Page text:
Ask anyone, even a golfer perhaps, when the Italian Open was last disputed in Rome, and he or she may not come up with the right answer. Eight years later (it was 1994) the event returns to the capital after a gap that caused even the most dedicated local followers of the noble and ancient game to lose interest in what is Italys premier golfing event.

The history of Roman editions of the Italian Open, first disputed in 1925 at Stresa near Novara, is indeed a sketchy affair. What better venue for a golfing championship than in or near the capital? So it would seem.

Yet it was only in 1950 that the Open referred to in Italian as Gli Open first came to Rome. The venue was Acquasanta, Italys oldest club, which will celebrate its centenary next year. Acquasanta, also known as Roma, hosted the event on two further occasions: in 1973 together with Olgiata, and in 1980. The Open then bounced back northwards where golfers are more numerous until 1994, when golf club Marco Simone on Via Palombarese near Guidonia got a look-in. There followed a brief flirt during the Jubilee year when Rome was to celebrate the new millennium in golfing style at Le Querce near Viterbo, but the Open was ferried off to the Sardinian golf resort of Is Molas whose impresario, Aldo Michele Valtellina, signed a seven-year contract with the Italian golf federation.

This year, however, its Olgiata that will be teeing up. Owing to restructuring works on the Is Molas complex, and awaiting the completion of his new resort near Milan, Valtellina re-routed the Open to Rome with the collaboration of Olgiatas president, Teseo Sirolli Mendaro.

The club on Via Cassia is no stranger to international events. Founded in 1961 American legend Sam Snead, Guinness Book of Records amateur Isa Goldschmid (ne Bevione) and two times Italian Open winner Ugo Grappasonni played the inaugural round Olgiatas magnificent parkland course was already earmarked as one of Italys best. The first big international event came in 1964 with the Eisenhower Trophy. Other events include editions of the World Cup in 1968 and in 1984 and, more recently, from 1989 to 1991 the season openers of the then WPGET, the unwieldy acronym of the Women Professional Golfers European Tour. Countless national championships were also disputed at Olgiata.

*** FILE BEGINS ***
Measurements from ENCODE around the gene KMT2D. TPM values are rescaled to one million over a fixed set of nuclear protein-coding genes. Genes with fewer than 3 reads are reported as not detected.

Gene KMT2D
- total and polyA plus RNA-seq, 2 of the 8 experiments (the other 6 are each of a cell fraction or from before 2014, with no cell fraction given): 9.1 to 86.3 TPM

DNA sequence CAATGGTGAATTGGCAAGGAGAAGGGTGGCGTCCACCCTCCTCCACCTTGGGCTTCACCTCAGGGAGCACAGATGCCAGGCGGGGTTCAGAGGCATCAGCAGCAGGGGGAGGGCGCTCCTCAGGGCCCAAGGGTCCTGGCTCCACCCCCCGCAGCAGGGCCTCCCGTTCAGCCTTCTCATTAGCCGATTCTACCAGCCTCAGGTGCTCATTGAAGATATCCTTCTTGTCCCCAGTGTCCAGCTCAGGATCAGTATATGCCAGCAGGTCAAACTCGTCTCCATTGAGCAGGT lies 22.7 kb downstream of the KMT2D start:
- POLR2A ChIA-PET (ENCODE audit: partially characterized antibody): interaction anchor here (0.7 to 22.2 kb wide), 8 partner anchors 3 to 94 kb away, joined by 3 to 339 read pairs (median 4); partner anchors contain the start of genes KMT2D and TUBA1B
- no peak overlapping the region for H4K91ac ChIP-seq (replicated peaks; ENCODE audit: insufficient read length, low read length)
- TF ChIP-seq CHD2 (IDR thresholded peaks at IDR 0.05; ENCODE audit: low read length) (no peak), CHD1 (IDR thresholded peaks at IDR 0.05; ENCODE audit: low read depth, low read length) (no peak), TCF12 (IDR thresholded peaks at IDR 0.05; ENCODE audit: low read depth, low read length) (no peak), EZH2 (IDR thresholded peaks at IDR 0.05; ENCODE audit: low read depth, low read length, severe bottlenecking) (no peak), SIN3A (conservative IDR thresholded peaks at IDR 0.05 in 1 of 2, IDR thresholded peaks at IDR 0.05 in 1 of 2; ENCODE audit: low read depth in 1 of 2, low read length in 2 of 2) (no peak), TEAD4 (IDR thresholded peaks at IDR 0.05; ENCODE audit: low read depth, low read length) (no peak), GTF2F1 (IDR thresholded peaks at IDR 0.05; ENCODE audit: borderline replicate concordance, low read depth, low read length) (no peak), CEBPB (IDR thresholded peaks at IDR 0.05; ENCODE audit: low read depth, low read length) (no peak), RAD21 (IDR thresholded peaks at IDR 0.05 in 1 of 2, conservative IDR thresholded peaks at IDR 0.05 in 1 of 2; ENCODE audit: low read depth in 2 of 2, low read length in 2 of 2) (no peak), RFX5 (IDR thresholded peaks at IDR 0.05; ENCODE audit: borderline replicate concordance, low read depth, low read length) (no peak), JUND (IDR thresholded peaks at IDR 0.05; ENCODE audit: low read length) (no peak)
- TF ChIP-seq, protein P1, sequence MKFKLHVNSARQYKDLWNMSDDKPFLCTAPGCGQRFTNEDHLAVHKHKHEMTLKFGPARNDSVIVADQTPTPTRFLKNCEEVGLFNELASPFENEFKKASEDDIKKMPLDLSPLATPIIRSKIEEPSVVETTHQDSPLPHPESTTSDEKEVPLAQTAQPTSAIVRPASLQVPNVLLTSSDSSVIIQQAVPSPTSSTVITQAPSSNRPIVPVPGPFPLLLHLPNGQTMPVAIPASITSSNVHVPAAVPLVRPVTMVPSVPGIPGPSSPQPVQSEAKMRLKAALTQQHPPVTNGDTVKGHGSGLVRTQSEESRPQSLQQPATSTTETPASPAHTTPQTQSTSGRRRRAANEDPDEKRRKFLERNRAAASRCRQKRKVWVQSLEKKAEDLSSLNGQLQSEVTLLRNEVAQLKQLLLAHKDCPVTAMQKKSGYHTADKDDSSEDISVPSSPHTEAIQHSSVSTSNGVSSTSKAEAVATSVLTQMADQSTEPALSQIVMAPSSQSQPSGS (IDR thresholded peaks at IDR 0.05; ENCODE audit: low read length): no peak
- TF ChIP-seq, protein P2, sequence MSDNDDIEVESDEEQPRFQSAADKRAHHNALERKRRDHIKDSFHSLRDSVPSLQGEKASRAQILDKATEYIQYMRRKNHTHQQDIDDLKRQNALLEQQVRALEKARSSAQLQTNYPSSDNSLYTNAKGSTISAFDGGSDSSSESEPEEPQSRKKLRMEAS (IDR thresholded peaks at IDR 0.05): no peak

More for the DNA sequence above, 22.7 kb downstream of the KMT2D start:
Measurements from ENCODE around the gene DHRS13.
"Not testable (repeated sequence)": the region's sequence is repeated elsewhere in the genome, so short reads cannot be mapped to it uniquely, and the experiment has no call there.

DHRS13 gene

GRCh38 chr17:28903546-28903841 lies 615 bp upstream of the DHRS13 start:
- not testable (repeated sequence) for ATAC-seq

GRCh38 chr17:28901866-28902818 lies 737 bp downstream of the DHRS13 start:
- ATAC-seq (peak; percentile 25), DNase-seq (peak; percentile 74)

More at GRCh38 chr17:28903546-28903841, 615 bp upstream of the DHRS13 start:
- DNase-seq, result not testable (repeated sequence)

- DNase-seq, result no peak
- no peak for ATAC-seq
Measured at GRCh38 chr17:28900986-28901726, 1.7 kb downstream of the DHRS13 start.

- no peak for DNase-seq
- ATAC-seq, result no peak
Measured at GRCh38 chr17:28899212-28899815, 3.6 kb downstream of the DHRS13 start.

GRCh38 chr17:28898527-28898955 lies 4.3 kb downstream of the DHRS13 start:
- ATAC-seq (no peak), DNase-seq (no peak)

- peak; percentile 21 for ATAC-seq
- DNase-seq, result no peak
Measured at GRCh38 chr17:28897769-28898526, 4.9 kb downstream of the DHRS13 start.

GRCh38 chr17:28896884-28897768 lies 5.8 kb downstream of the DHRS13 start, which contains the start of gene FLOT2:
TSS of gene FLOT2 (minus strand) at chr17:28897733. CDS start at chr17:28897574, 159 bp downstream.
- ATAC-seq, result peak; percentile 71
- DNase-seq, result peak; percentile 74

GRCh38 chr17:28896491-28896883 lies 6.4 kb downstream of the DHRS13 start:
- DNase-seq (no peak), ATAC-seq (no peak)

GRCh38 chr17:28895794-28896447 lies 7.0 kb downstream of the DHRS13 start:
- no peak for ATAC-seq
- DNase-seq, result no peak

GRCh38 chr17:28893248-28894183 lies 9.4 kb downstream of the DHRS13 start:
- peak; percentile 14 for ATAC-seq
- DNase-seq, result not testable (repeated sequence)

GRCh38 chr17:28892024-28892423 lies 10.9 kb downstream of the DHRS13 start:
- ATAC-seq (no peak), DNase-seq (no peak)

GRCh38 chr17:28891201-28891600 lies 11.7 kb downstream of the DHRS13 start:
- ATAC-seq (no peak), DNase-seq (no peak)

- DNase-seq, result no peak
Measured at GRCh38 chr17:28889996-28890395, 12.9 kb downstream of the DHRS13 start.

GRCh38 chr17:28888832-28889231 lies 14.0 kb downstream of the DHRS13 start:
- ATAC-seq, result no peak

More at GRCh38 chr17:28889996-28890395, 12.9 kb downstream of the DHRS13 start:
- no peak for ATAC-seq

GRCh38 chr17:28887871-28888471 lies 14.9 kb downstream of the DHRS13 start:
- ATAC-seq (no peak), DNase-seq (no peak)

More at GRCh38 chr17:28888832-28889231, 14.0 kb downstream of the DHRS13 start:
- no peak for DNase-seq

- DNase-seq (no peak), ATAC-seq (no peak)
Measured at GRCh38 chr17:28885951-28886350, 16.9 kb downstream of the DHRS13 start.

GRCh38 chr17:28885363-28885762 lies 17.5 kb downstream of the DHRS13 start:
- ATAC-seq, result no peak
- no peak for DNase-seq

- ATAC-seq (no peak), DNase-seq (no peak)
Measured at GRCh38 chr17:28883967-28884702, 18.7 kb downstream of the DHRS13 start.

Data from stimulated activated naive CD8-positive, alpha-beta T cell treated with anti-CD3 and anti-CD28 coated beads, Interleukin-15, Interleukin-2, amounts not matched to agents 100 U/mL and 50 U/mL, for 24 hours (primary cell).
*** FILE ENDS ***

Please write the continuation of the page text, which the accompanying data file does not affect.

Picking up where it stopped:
Now the 59th Italian Open, scheduled to take place from 31 October to 3 November, with Telecom Italia as title sponsor, is to be added to the list. Co-sponsors are Unisys, Oracle, Spalding, Puma and Gruppo Sangemini. The purse of 1,100,000, of which 183,330 will be awarded to the winner, is the highest in the history of the Italian Open. The tournament will be disputed according to the habitual 72-hole stroke play format (18 holes a day), with 116 professionals and 4 selected Italian amateur players taking part. The halfway cut after 36 holes will leave 70 players to contend for final honours. Play usually starts at about 08.00 and continues throughout most of the day. The Pro-Am, which traditionally precedes the tournament, will take place on Wednesday 30 October.

Many eyes will be on Costantino Rocca, the first and only Italian to make the European Ryder Cup team. But perhaps Rocca, whose form has inevitably slipped in recent years, will be remembered most for his performance during the British Open at St Andrews in 1995, when he holed an incredible putt to gain playoff status against American John Daly, who eventually won the major tournament. Stocky Emanuele Canonica, who has usurped Roccas number one spot in national rankings and who can outdrive Tiger Woods, is another Italian hopeful. But will Woods turn up in Rome too? The answer appears to be no as European Tour officials officially frown upon appearance money. Not to mention that getting the worlds best player and his golf bag to the Eternal City could easily beggar the municipal coffers.

Never before seen a real live golf professional drive a ball except on television, and perhaps not even that? It can be quite an experience. Never heard the almighty crack of a driver coming into contact with the ball? Its scary. Think that those little 5-inch putts are always dead easy? Theyre not. But newcomer spectators to the game of golf beware. No walking on the greens in high heels and tottering off again with a pretty white dimpled ball, as reportedly occurred not so long ago at a world-class competition. Not that any of you would do that. But silence is definitely golden while the game is on.